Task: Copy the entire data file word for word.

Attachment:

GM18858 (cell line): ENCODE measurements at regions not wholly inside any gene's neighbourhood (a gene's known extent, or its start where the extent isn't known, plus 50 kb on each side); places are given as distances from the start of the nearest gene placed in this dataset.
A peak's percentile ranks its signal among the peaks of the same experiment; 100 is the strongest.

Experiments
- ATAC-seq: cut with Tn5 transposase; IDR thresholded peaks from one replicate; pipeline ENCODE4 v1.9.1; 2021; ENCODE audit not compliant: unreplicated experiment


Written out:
GM18858 (cell line): ENCODE measurements at regions not wholly inside any gene's neighbourhood (a gene's known extent, or its start where the extent isn't known, plus 50 kb on each side); places are given as distances from the start of the nearest gene placed in this dataset.
A peak's percentile ranks its signal among the peaks of the same experiment; 100 is the strongest.

Experiments
- ATAC-seq: cut with Tn5 transposase; IDR thresholded peaks from one replicate; pipeline ENCODE4 v1.9.1; 2021; ENCODE audit not compliant: unreplicated experiment